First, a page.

Last week, Premier Gordon Campbell told the Straight the provincial Gateway Program would reduce greenhouse-gas emissions throughout the region. This week, Stephen Rees, the B.C. Green candidate in Richmond East, said the premier's claim was a lie.
“It's all about land development,” Rees, a former TransLink planner, told the Straight on April 14. “It's got nothing to do with transportation. It's got nothing to do with goods from China or anything else. Every time you flip a piece of land out of bog or agriculture into a higher and better land use, you make lots of money overnight just at the stroke of a pen by the change of the land-use zoning. And that's what they're about.”
Campbell and B.C. transportation minister Kevin Falcon officially unveiled the Gateway Program in 2006, although it was established in 2003. The project includes the widening of Highway 1 from East Vancouver to Langley, the replacing of the Port Mann Bridge with a 10-lane span, and the construction of the North and South Fraser Perimeter Roads.
Campbell said Gateway is “many, many things that are happening at once to make the region more livable, to reduce our impact and our greenhouse-gas impact, and to invest in public transit. And I think that when you take all those things together—as we move to California tailpipe emissions and those other initiatives—I think you will see actually a reduction in greenhouse gases.”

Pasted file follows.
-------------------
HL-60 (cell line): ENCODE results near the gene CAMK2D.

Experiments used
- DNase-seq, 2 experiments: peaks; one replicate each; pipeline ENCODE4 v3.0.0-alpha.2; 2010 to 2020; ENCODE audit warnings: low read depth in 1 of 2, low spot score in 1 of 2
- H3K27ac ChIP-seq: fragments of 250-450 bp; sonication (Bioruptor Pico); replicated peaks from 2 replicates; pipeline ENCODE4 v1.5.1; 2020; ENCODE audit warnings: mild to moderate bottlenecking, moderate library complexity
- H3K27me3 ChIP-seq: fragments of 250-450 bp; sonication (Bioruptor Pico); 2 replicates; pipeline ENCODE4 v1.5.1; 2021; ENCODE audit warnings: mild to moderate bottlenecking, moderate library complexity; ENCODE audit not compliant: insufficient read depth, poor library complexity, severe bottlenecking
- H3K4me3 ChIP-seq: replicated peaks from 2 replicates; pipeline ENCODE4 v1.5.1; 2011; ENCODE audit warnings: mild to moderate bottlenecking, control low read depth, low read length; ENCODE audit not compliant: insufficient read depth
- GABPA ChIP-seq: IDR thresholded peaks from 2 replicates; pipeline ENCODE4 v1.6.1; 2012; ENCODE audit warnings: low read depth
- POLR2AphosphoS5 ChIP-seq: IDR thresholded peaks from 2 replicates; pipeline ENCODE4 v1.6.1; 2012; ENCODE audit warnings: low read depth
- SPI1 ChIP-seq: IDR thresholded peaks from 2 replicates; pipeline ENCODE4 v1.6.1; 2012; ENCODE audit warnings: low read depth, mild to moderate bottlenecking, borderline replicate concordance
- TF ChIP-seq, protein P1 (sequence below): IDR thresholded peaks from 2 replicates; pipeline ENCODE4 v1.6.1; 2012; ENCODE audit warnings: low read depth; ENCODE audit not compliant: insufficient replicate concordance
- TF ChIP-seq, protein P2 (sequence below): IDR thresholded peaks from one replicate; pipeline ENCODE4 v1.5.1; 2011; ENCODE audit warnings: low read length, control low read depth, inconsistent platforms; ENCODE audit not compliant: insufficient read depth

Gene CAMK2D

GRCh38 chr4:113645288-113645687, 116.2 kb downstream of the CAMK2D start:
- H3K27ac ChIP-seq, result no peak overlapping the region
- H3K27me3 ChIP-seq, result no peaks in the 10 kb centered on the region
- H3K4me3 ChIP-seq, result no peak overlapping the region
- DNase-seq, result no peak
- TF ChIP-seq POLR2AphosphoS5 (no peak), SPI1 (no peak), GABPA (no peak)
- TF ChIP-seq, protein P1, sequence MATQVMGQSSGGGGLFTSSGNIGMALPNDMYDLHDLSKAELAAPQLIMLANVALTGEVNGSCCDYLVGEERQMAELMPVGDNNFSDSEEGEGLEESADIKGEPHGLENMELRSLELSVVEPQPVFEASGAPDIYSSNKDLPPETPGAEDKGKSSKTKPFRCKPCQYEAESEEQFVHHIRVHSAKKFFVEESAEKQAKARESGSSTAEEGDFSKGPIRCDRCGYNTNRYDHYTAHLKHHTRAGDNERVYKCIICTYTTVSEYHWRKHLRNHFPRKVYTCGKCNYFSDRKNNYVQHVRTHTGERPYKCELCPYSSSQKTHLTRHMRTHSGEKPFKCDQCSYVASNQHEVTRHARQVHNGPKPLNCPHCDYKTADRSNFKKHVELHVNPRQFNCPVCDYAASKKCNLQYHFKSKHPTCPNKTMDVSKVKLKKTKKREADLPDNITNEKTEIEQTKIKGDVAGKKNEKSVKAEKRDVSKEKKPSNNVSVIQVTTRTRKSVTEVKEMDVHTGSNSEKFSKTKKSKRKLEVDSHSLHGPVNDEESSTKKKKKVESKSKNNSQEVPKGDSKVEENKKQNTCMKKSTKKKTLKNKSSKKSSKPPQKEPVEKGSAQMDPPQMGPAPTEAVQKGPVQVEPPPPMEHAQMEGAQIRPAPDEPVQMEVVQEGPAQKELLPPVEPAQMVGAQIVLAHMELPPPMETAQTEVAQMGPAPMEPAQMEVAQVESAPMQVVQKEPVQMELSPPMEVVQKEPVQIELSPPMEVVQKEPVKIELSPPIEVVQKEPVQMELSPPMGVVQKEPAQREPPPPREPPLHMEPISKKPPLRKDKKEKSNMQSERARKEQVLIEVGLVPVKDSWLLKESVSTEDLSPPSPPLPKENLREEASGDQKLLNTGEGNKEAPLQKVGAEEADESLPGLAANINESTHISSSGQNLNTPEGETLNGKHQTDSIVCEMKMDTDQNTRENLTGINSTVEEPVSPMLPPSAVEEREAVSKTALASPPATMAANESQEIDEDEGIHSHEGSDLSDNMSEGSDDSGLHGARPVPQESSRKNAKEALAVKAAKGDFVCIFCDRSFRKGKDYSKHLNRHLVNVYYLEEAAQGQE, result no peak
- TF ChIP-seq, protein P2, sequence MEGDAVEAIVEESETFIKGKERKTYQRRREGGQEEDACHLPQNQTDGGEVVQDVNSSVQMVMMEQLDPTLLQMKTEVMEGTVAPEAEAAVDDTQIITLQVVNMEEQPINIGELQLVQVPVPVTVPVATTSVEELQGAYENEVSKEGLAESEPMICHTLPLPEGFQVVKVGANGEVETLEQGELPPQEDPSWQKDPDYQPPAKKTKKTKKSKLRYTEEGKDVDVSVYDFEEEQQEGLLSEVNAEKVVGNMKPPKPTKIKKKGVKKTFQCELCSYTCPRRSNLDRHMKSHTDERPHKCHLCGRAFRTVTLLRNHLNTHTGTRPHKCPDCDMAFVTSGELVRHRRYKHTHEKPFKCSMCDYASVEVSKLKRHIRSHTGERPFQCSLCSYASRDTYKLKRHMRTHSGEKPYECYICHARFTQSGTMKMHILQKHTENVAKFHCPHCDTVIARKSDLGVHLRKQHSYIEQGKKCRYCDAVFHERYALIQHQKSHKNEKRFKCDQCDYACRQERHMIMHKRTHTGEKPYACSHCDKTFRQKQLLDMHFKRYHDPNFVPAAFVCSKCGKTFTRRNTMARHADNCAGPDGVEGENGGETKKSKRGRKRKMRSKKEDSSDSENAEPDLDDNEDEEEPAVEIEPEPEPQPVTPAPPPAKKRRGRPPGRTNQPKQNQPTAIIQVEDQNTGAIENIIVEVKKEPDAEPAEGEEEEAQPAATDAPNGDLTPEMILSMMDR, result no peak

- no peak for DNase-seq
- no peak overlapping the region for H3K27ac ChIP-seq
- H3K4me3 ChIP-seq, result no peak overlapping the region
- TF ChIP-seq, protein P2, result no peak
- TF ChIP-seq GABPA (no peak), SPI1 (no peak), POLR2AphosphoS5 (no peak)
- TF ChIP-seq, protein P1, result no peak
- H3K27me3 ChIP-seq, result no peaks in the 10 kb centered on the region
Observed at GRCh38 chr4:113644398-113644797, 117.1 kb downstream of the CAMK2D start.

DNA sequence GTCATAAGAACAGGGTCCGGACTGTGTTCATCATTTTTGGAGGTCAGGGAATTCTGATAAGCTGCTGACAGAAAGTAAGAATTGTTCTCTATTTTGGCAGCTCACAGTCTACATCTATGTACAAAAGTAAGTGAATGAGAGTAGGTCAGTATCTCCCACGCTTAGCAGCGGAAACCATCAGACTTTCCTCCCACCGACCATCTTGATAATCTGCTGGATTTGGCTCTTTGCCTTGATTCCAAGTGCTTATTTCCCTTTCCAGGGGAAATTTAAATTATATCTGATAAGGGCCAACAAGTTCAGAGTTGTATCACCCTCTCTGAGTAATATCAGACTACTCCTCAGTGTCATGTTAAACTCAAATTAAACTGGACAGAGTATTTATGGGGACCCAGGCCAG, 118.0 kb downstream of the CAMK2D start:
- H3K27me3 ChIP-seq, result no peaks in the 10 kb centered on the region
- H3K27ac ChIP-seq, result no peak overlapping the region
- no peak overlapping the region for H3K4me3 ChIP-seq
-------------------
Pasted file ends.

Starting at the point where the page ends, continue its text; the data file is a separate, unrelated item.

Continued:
Rees countered, “It won't, and that's their own figures,” referring to B.C.'s 2007 environmental-assessment submissions, which predict that 176,000 tons of greenhouse gases will be added in the Lower Fraser Valley annually until 2021 as a result of Gateway. He added, “I don't believe their figures. I believe it's grossly underestimated.”
Rees noted Falcon trampled on TransLink's 2004 plan—included in its three-year strategic plan for 2005 to 2007—to have a bus running across the Port Mann from Surrey to Coquitlam. The former planner said the plan could help alleviate the congestion without spending billions of taxpayer dollars.
Transportation planner Eric Doherty also slammed the premier's greenhouse-gas claim.
“If we go ahead with Gateway, we can flush the whole 33 percent by 2020 target,” Doherty said. “That promise”¦can't be done if you're spending billions of dollars on freeways at the same time. It's impossible, and I really do think that the government, in particular Gordon Campbell, understands that full well.”